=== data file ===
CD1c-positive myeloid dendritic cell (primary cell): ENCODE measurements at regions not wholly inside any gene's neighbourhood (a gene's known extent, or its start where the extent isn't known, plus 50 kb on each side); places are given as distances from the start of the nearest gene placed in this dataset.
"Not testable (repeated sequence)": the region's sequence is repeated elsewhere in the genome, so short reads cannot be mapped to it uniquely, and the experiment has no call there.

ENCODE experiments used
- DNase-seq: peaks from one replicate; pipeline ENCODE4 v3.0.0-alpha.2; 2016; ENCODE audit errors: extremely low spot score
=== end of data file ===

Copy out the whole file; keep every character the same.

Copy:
CD1c-positive myeloid dendritic cell (primary cell): ENCODE measurements at regions not wholly inside any gene's neighbourhood (a gene's known extent, or its start where the extent isn't known, plus 50 kb on each side); places are given as distances from the start of the nearest gene placed in this dataset.
"Not testable (repeated sequence)": the region's sequence is repeated elsewhere in the genome, so short reads cannot be mapped to it uniquely, and the experiment has no call there.

ENCODE experiments used
- DNase-seq: peaks from one replicate; pipeline ENCODE4 v3.0.0-alpha.2; 2016; ENCODE audit errors: extremely low spot score